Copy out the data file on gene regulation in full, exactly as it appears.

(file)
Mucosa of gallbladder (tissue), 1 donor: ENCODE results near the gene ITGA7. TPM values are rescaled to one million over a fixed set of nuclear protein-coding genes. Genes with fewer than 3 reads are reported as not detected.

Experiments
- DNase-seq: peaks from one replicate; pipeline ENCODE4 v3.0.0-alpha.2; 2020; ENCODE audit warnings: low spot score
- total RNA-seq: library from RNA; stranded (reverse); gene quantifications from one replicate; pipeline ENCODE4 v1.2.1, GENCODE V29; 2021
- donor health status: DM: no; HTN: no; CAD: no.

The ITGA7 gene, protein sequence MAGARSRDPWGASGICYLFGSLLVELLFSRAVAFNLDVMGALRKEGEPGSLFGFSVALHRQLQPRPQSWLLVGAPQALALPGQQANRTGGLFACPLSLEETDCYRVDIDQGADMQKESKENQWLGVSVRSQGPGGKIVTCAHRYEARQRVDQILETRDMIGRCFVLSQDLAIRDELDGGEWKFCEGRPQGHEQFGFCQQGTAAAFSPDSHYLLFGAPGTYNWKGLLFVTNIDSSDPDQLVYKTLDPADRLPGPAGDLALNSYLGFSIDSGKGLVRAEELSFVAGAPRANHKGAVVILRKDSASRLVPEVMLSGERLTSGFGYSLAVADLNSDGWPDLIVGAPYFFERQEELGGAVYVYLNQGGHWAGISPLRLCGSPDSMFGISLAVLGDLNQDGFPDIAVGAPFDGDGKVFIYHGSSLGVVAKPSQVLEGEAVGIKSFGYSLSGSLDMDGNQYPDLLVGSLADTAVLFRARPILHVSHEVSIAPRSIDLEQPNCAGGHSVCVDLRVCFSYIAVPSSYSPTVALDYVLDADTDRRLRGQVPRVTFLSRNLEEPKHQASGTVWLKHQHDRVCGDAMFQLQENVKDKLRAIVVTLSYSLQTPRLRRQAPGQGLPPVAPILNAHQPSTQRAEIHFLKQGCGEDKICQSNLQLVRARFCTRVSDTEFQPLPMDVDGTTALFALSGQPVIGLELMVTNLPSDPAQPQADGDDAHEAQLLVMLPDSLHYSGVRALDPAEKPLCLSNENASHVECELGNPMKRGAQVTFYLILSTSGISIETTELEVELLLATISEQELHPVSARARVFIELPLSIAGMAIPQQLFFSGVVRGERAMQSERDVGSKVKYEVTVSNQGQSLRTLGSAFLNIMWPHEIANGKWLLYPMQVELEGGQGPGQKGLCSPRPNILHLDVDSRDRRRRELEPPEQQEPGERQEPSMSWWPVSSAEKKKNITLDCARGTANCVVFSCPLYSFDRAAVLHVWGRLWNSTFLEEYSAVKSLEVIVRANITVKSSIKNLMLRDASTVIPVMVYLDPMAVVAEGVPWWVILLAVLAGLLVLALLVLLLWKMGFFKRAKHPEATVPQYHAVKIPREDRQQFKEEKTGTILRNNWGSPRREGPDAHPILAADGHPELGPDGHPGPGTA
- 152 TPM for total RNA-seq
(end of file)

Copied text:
Mucosa of gallbladder (tissue), 1 donor: ENCODE results near the gene ITGA7. TPM values are rescaled to one million over a fixed set of nuclear protein-coding genes. Genes with fewer than 3 reads are reported as not detected.

Experiments
- DNase-seq: peaks from one replicate; pipeline ENCODE4 v3.0.0-alpha.2; 2020; ENCODE audit warnings: low spot score
- total RNA-seq: library from RNA; stranded (reverse); gene quantifications from one replicate; pipeline ENCODE4 v1.2.1, GENCODE V29; 2021
- donor health status: DM: no; HTN: no; CAD: no.

The ITGA7 gene, protein sequence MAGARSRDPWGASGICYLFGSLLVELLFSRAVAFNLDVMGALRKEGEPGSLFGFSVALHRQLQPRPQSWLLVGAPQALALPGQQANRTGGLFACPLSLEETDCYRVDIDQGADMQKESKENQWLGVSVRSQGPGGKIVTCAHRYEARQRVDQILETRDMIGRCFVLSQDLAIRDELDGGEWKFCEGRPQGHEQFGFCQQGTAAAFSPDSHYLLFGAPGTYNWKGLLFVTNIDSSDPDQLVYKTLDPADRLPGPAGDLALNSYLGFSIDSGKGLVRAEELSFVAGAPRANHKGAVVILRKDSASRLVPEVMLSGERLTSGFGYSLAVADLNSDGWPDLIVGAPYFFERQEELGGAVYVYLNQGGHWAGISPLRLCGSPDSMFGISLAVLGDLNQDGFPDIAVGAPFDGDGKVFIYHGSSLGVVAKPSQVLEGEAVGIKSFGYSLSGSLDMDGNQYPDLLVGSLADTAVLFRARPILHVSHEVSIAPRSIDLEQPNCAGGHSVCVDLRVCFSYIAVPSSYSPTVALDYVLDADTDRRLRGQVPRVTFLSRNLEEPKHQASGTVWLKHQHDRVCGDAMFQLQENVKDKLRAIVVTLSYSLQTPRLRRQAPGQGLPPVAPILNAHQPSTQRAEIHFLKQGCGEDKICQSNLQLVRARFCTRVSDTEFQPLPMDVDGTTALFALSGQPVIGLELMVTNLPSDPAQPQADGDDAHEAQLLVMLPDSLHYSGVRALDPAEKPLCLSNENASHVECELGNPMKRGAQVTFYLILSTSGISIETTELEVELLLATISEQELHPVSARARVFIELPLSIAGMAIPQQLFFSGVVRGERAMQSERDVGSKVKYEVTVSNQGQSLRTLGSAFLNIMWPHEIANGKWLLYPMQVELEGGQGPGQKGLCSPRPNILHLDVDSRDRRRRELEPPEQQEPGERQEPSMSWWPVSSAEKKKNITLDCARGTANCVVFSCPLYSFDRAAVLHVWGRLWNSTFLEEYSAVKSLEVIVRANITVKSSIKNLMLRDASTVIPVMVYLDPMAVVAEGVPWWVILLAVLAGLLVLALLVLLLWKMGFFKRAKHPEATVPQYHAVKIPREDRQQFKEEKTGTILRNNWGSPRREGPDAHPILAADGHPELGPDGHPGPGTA
- 152 TPM for total RNA-seq